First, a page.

June 22, 2023
As the thermometer climbs, so too does the worry quotient in the wine grape world following a forecast that 2023 could be another busy year — with somewhere between half a million and a million acres expected to burn.
Long-range forecasters at AccuWeather predict the 2023 fire season will be just-about-spot-on or slightly over historical averages, numbers that approximate some 60,000-75,000 wildfires. In California, those who fight these wildfires collectively acknowledge that fire season is year-round.
In northern California, peak wildfire season begins to show up in late July or early August, running into September. Southern and central California’s highest danger traditionally shows up a bit later, from September to November.
Perhaps even more so this year because the waves of winter wetness last fall lead to intense growth of fire fuels. In one CNN story on the subject, a scientist at the University of California, Berkeley Sierra Snow Lab commented: “We’ve seen this dangerous side in the past where all this moisture increases the amount of spring growth that dries into additional fuels.”
Those atmospheric rivers, so welcomed earlier because of drought, now bear responsibility for this spring’s dry grasses and tinder that could spark off a big burn amongst all the timber taken down by storm winds and flooding.
Apprehension is running so high that State Farm says it will no longer insure new homes in California because of the risk of wildfire. A company press release cited “rapidly-growing catastrophic exposure” as a reason for the action.
The largest wildfire conflagration in California last year, the Mosquito Fire, put over 9,000 structures at risk. Earlier this spring, the federal government announced that California would receive nearly $79 million “to help communities become more resilient to wildfires.”
All of which leaves grape growers and those who process the picked fruit waiting for the ‘thud’ --- if-and-when the other shoe falls.
The matter of wildfire challenges took on even greater urgency last month in testimony before the House Committee on Natural Resources. California Farm Bureau President Jamie Johansson called for increasing the pace and scale of prescribed burns and forest management as further protection for farmers and ranchers.
Johansson, himself a grower in Butte County, noted: “With the presence of 18 national forests in California, nearly half the 100 million acres in our state are managed by the federal government,” he said. “Given the extensive number of wildfire related impacts in California, California Farm Bureau has a vested interest in quality and quantity of forest management activities.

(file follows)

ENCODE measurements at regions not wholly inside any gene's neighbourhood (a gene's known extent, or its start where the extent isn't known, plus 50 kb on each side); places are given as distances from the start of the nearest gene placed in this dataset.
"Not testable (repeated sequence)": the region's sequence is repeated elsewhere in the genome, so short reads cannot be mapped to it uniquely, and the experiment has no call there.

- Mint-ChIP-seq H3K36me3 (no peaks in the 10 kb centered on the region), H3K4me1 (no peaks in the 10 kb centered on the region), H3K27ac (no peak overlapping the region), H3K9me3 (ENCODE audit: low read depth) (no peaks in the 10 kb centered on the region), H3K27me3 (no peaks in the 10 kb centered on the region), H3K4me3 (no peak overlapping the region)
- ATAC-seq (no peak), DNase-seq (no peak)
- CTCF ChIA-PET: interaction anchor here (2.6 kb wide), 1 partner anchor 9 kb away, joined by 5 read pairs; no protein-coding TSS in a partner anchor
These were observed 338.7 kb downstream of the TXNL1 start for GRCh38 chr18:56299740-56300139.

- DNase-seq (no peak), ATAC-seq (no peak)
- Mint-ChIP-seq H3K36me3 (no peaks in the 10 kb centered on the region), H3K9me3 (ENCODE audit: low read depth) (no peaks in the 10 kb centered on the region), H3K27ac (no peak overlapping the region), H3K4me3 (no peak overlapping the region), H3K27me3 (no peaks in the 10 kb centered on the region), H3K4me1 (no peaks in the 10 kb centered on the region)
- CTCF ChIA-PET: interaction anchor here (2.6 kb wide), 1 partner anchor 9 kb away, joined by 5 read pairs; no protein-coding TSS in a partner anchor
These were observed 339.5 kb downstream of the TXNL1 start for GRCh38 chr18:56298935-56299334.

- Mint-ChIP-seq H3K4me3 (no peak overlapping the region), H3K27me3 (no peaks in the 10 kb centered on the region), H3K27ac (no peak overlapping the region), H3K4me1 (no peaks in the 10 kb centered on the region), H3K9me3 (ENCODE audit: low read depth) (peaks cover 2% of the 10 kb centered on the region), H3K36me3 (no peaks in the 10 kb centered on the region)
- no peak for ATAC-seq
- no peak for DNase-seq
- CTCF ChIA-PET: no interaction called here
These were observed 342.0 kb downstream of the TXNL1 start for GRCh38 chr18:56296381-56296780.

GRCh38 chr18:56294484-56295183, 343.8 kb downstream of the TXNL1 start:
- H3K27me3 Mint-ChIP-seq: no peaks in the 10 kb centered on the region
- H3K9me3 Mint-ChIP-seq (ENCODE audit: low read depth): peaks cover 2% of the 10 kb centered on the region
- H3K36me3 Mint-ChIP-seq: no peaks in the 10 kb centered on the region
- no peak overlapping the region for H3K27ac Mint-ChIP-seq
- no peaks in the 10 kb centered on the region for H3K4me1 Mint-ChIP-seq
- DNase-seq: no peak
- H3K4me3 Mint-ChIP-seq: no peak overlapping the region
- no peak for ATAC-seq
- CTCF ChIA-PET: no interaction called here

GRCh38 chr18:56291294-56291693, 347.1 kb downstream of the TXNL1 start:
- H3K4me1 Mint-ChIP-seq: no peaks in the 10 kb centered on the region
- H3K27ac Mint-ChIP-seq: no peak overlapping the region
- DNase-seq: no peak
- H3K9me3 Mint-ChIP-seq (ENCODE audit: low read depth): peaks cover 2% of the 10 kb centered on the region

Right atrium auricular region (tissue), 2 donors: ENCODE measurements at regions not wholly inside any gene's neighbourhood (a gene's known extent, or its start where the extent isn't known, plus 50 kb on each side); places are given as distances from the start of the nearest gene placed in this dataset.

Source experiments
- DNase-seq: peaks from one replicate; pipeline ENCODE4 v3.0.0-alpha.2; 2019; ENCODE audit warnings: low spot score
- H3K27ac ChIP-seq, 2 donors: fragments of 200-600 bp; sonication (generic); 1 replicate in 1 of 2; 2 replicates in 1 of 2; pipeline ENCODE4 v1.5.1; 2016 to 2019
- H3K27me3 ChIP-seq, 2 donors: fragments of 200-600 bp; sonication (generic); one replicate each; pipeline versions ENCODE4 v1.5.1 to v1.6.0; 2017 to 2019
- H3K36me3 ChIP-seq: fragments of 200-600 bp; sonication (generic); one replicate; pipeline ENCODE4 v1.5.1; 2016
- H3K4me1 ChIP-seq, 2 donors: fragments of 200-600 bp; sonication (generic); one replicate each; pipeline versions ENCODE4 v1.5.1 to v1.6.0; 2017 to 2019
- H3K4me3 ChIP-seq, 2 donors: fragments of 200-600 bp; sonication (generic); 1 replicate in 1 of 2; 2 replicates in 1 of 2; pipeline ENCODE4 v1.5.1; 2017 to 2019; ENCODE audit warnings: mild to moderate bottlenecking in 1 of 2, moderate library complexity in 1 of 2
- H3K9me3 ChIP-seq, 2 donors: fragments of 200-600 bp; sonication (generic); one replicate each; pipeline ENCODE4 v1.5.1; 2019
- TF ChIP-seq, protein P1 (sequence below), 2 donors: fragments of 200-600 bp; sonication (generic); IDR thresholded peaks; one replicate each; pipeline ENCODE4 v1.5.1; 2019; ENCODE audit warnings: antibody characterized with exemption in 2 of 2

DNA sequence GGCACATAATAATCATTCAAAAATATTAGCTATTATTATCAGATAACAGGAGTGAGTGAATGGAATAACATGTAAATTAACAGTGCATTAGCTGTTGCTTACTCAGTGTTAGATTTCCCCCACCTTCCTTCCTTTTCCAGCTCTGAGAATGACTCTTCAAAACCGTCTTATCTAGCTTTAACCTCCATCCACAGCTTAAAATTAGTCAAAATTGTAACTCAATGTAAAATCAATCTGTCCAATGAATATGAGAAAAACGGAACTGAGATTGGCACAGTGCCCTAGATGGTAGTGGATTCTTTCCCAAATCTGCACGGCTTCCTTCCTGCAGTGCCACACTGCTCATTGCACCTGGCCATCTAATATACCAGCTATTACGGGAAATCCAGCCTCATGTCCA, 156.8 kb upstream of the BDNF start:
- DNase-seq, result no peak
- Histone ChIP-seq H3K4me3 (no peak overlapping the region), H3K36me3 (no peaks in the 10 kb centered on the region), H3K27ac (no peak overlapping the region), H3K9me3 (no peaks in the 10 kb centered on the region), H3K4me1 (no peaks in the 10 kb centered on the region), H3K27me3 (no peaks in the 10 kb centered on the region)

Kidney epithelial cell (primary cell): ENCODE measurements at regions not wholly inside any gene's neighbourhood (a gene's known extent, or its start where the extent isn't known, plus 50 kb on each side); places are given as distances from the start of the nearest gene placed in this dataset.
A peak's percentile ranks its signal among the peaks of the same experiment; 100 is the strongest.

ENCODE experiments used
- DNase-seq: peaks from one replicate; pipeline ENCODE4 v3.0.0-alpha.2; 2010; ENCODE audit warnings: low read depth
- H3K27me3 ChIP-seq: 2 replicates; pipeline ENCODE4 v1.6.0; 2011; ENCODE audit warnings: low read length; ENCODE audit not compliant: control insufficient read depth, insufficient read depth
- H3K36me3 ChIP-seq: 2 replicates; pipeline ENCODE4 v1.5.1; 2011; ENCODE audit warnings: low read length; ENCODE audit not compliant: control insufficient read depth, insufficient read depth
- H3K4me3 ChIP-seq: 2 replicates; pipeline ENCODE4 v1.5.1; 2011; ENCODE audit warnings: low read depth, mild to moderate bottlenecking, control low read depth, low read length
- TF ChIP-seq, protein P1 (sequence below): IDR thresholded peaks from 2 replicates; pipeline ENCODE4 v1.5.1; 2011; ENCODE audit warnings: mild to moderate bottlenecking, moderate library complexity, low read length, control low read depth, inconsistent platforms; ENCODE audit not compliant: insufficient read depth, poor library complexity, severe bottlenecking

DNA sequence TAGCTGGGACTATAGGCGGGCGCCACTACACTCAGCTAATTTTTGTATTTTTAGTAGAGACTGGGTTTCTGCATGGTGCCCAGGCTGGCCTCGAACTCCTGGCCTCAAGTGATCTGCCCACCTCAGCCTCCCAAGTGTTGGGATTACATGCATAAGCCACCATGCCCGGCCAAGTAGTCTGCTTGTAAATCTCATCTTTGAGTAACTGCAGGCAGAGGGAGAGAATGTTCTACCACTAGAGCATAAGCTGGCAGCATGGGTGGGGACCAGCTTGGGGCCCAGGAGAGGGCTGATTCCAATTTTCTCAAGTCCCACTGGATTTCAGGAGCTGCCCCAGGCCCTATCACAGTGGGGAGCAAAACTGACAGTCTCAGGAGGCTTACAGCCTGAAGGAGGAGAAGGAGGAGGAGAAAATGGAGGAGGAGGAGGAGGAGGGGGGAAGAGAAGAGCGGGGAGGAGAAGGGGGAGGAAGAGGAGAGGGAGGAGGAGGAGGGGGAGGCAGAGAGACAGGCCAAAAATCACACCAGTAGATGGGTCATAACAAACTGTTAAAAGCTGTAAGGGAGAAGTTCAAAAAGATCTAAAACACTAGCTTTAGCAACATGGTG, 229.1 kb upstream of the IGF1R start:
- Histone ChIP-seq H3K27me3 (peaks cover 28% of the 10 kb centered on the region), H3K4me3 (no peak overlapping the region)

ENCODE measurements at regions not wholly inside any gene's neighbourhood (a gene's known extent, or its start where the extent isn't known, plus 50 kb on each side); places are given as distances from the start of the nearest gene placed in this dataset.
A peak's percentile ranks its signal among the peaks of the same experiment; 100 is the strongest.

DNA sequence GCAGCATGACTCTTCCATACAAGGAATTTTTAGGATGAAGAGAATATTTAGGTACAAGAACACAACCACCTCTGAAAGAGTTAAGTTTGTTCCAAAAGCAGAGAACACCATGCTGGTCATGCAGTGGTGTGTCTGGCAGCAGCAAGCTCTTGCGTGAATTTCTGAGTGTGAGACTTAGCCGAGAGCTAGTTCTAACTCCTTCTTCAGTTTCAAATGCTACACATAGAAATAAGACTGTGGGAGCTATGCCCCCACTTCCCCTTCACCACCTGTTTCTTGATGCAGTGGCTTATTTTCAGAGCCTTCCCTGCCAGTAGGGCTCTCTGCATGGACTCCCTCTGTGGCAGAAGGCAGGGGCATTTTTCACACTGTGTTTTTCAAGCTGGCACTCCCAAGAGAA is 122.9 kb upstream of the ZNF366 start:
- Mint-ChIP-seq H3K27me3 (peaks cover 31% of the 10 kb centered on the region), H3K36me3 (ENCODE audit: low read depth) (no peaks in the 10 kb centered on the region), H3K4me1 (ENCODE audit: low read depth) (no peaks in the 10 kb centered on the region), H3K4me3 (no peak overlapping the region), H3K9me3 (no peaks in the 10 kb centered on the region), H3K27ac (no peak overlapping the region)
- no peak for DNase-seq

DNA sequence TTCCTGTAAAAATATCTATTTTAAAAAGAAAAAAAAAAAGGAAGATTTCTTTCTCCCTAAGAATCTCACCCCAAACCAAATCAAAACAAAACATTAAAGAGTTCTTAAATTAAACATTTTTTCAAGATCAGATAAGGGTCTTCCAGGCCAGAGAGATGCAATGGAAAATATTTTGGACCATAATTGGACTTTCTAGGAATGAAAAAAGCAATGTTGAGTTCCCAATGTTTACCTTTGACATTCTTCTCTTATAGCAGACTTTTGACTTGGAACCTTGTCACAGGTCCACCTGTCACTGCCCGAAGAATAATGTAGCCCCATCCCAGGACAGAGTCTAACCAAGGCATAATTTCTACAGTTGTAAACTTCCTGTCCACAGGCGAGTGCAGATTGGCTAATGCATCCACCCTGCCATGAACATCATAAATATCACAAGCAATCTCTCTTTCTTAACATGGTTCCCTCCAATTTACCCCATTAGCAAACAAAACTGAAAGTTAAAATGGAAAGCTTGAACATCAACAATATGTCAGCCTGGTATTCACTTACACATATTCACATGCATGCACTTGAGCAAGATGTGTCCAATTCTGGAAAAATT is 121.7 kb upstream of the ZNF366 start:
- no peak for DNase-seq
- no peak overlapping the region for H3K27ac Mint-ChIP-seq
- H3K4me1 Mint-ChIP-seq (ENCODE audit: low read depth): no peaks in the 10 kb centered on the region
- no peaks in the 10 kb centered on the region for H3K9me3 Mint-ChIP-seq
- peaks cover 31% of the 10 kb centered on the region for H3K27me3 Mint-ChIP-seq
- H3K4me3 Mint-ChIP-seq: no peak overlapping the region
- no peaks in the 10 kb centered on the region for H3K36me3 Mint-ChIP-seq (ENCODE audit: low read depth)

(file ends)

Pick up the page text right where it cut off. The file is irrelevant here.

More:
“Wildfires cause significant impact to the $50 billion agriculture industry with threats to farms, ranches, and wineries (representing) an issue raising deep concerns to growers in the state,” he said.
“We always prepare for a bad year, but this year’s outlook has some good news,” says Cal Fire Battalion Chief Issac Sanchez: “We can anticipate and we can prepare, but until something actually happens and we start seeing a trend, we really won’t know. Our weather folks at this point are expecting what used to be called ‘a normal year’ with monsoon lightning storms starting a bit later than usual which will push back the larger destructive fires until later in the year.
“Typically we see the serious lightning problems in late July and early August but we’re talking about the unpredictability of Mother Nature where trends and expectations may not hold true. We know it’s going to get hotter and drier and humidities will drop, so we’re not questioning the inevitability,” Sanchez said.“The question as to when and where the next fire will occur is entirely up in the air and unpredictable. All we can do is prepare. But we have our summer resources in place and will attack every single fire aggressively.”
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